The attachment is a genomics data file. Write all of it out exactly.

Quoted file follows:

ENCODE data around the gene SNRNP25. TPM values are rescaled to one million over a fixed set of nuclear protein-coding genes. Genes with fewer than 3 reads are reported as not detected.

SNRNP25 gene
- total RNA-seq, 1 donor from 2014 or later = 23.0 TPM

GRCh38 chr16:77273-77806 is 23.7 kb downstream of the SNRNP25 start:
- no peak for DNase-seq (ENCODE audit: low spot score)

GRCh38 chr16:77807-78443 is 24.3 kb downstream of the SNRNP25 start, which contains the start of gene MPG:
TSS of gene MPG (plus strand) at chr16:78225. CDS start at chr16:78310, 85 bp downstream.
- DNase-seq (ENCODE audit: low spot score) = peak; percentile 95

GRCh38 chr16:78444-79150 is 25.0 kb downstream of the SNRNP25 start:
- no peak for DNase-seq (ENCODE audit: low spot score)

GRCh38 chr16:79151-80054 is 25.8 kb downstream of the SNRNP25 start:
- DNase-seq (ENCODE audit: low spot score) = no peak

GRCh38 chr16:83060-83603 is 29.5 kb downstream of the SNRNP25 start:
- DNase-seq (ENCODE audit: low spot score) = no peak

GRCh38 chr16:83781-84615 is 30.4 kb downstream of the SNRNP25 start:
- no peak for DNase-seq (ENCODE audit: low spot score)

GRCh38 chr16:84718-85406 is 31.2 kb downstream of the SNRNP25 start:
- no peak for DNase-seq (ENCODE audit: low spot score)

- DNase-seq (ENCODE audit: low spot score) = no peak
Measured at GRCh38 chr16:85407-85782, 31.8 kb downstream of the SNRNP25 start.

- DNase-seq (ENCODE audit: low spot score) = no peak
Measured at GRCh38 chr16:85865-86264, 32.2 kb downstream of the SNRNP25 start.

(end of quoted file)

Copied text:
ENCODE data around the gene SNRNP25. TPM values are rescaled to one million over a fixed set of nuclear protein-coding genes. Genes with fewer than 3 reads are reported as not detected.

SNRNP25 gene
- total RNA-seq, 1 donor from 2014 or later = 23.0 TPM

GRCh38 chr16:77273-77806 is 23.7 kb downstream of the SNRNP25 start:
- no peak for DNase-seq (ENCODE audit: low spot score)

GRCh38 chr16:77807-78443 is 24.3 kb downstream of the SNRNP25 start, which contains the start of gene MPG:
TSS of gene MPG (plus strand) at chr16:78225. CDS start at chr16:78310, 85 bp downstream.
- DNase-seq (ENCODE audit: low spot score) = peak; percentile 95

GRCh38 chr16:78444-79150 is 25.0 kb downstream of the SNRNP25 start:
- no peak for DNase-seq (ENCODE audit: low spot score)

GRCh38 chr16:79151-80054 is 25.8 kb downstream of the SNRNP25 start:
- DNase-seq (ENCODE audit: low spot score) = no peak

GRCh38 chr16:83060-83603 is 29.5 kb downstream of the SNRNP25 start:
- DNase-seq (ENCODE audit: low spot score) = no peak

GRCh38 chr16:83781-84615 is 30.4 kb downstream of the SNRNP25 start:
- no peak for DNase-seq (ENCODE audit: low spot score)

GRCh38 chr16:84718-85406 is 31.2 kb downstream of the SNRNP25 start:
- no peak for DNase-seq (ENCODE audit: low spot score)

- DNase-seq (ENCODE audit: low spot score) = no peak
Measured at GRCh38 chr16:85407-85782, 31.8 kb downstream of the SNRNP25 start.

- DNase-seq (ENCODE audit: low spot score) = no peak
Measured at GRCh38 chr16:85865-86264, 32.2 kb downstream of the SNRNP25 start.